The city of Prague has existed since the 7th Century which, in turn, has left a rich cultural history of many twists and turns behind in its wake. Prague is a place that has always been on my to do list however, for various reasons, I have failed to get there until now. Admittedly, I only had some 12 hours there yet, it was more than enough time to get a taste of the delights on offer. Ideally, I think I would need three to four days here looking further ahead.
My flight from London Stansted was delayed by two hours which meant I didn’t arrive into the city until well after 11 pm on Wednesday night which left me with not much to do aside from being kept awake chatting to a Ukrainian student who was translating to a Russian lad in the room who couldn’t speak a word of English. He did give my Liverpool tattoos a firm smile and thumbs up mind. By 2 am, I was fit for bed so managed to knock up a few hours sleep before being out the door to explore at 6 am. The hostel was spacious, clean, modern and cheap too! Winning.
One of my favourite ways to explore a city is to simply wander on instinct and see what surprises I may find along the way. There is no better feeling as a traveller than turning a street corner only to find a magnificent sight waiting to greet you. Prague delivers many of these moments. The absolute highlight wasn’t the old town or The Charles Bridge. It was the Franz Kafka monument. Kafka was a former lawyer turned writer, passed away just one month shy of his 41st birthday on June 3 1924. He was unknown during his time on earth and rapidly rose to fame after his passing with a legacy of sublime journals and books that are still enjoyed to this day.
The monument stands at 11 meters with multiple panels rotating at different levels making it slightly tricky to catch Kafka’s full face at any given time. Thankfully, it was still only early in the morning when I was able to see the monument so there were no tourists around crowding the scene. That’s another benefit of getting out early. You avoid the heat as well as the crowds. Before this however, I had already wandered through the old town and Jewish quarter with minimal fuss. It was already quite warm by 7 am and there were quite a few bridal shoots going on as well as plenty of wannabe models posing in front of scenic backgrounds.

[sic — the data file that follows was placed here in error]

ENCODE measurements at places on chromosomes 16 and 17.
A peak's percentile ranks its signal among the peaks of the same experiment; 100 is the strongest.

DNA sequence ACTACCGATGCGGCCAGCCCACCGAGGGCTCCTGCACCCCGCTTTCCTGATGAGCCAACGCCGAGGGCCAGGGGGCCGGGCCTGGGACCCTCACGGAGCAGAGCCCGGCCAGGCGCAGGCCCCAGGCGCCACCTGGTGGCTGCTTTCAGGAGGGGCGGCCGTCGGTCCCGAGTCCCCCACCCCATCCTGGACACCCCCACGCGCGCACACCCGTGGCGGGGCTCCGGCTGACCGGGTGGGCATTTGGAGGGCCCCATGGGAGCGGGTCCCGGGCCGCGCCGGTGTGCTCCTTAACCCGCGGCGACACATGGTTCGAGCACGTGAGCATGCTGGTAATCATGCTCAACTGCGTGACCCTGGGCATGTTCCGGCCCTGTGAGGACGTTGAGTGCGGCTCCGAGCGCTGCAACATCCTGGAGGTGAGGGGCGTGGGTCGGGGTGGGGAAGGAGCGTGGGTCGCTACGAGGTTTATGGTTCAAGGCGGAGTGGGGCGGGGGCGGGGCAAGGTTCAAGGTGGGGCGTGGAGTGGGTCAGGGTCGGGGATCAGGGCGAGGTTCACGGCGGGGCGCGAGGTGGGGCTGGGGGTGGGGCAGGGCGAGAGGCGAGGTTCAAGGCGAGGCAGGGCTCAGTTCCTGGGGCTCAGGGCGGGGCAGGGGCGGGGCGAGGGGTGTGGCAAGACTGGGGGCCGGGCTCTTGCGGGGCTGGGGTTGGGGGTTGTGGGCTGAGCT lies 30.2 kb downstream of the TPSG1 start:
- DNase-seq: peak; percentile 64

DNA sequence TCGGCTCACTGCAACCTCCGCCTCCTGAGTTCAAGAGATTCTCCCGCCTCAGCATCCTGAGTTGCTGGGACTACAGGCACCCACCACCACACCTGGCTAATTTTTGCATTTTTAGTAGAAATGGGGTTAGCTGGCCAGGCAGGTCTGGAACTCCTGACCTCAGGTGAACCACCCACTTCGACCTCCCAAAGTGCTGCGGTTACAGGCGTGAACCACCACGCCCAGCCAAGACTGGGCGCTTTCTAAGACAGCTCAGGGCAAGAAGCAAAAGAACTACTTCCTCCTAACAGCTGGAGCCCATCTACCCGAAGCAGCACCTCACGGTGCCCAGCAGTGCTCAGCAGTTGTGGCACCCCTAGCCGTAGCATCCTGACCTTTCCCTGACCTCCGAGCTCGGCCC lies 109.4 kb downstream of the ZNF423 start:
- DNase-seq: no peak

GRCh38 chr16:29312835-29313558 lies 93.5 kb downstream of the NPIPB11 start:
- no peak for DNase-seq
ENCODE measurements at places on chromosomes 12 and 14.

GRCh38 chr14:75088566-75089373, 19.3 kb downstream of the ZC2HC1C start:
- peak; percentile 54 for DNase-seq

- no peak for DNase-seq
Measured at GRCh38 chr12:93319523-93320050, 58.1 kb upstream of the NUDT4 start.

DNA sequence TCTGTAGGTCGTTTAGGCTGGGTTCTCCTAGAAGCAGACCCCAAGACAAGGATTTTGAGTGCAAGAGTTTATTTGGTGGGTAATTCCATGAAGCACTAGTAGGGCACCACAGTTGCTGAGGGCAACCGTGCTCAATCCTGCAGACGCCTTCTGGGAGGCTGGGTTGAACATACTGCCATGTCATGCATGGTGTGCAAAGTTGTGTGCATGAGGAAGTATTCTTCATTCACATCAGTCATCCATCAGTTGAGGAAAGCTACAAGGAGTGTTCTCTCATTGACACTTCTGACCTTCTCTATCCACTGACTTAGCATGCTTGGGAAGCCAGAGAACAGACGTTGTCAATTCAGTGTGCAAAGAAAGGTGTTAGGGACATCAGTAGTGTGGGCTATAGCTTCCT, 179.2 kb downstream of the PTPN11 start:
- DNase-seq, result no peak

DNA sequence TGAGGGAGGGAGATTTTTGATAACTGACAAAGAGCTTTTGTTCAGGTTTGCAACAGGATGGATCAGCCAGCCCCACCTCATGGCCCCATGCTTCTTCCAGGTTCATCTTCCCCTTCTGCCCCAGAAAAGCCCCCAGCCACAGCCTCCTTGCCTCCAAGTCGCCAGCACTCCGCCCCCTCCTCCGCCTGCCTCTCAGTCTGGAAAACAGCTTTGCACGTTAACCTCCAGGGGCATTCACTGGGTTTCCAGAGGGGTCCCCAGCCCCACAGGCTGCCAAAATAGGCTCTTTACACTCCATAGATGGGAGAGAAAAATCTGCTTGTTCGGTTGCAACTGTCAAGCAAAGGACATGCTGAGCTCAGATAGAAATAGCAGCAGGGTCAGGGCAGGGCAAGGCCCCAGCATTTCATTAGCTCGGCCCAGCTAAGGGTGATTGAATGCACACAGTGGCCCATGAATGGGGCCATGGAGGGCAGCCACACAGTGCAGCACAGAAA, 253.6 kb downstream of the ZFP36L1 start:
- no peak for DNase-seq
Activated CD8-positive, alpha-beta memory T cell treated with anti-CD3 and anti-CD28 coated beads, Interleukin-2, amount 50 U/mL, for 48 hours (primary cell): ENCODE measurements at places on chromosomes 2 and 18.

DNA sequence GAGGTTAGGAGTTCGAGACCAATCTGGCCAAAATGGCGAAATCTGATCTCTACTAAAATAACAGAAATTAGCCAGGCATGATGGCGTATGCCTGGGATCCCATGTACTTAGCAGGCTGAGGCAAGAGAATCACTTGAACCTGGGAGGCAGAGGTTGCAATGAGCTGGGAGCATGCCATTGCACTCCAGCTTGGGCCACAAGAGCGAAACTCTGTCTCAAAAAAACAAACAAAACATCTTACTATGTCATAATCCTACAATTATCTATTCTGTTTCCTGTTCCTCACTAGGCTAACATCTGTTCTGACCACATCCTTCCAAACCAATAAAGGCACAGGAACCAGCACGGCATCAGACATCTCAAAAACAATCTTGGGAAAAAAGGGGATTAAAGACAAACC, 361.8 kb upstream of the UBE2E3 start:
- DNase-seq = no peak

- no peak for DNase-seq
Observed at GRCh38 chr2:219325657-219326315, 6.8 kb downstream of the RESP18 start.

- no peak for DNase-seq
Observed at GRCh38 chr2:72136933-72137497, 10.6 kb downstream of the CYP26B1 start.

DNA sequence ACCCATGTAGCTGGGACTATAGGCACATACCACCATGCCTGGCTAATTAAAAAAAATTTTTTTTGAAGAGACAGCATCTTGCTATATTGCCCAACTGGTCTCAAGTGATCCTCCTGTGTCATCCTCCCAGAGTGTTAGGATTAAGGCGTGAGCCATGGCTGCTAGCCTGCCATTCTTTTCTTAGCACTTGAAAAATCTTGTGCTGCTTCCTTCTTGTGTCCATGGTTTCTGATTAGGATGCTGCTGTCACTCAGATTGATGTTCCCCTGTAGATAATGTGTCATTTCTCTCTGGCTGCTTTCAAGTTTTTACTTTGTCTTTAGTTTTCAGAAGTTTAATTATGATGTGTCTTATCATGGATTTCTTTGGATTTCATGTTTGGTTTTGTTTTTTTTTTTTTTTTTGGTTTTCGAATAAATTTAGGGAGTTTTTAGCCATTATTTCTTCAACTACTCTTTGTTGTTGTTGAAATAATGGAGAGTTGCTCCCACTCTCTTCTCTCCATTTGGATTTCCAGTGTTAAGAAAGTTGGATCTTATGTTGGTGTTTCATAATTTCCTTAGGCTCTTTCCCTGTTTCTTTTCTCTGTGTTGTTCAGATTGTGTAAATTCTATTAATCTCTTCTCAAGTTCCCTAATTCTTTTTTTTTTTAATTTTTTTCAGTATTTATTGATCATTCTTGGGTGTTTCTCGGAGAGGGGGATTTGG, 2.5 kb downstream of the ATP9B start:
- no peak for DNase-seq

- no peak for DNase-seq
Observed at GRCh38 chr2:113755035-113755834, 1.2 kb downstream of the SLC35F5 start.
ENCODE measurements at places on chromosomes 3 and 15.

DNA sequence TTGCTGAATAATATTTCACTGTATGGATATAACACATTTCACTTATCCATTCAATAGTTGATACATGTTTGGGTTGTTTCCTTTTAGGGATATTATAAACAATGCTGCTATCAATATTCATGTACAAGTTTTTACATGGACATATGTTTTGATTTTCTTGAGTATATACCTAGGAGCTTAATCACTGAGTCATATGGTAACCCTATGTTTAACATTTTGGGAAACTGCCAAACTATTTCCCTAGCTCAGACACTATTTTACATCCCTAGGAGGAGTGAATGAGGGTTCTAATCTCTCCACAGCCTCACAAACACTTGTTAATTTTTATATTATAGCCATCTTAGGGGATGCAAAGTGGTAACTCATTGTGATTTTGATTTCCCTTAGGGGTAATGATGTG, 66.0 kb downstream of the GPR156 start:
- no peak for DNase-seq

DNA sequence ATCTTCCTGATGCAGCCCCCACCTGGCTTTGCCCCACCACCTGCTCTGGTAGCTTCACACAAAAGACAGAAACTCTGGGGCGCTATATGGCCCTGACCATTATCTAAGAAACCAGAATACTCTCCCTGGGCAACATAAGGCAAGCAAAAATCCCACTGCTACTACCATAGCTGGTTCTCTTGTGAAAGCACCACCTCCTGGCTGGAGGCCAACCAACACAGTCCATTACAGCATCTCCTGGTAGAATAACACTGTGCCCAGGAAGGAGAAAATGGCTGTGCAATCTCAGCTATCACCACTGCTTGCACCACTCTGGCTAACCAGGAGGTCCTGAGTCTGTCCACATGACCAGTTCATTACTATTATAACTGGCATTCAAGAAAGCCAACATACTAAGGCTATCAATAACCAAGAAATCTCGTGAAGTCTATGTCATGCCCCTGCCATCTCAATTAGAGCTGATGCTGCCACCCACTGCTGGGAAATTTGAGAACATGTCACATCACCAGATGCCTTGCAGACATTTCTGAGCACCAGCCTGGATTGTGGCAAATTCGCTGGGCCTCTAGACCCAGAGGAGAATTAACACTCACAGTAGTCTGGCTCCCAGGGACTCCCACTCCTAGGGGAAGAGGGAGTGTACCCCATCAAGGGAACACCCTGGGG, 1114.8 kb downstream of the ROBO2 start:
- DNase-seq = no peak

One girl surprisingly had another young lady snapping her on The Charles Bridge whereas all the other aspiring film and catwalk stars around were being snapped by seedy looking old men. I wonder exactly what it is these men promise these girls in the first place? The mind boggles! Still, if you are going to get snapped by a seedy old man running on viagra, what better place to do it then an incredibly stunning city like Prague?
Pretty much everything here is cheap. Accommodation, alcohol, food, transport and museum entries. I transferred £20 into 600 koruna’s which allowed me three meals, snacks, drinks, a numbers of beers and an airport transfer. In London alone, an airport transfer costs £14 so that’s a good indication that you won’t need a lot of money in Prague. Like all major European cities, Prague is full of dodgy “super markets” run by Asian families that charge extortionate amounts for basic supplies. It makes things hard if, like me, you want to steer away from rubbish food like McDonalds or Burger King late at night when the better eating spots have closed for the night.
With so much more to see, I’m hoping to return to Prague again with more time to fully explore the wonders on offer. Had I had just a couple more days here, I am certain it would have been non-stop fascination from strolling the many museums on offer or perhaps even taking in some live theatre or Opera. That’s the beauty of the lifestyle I lead. There will always be more opportunities for me to continue exploring and return to beautiful cities like Prague, one of the cultural capitals of Europe if not, the world!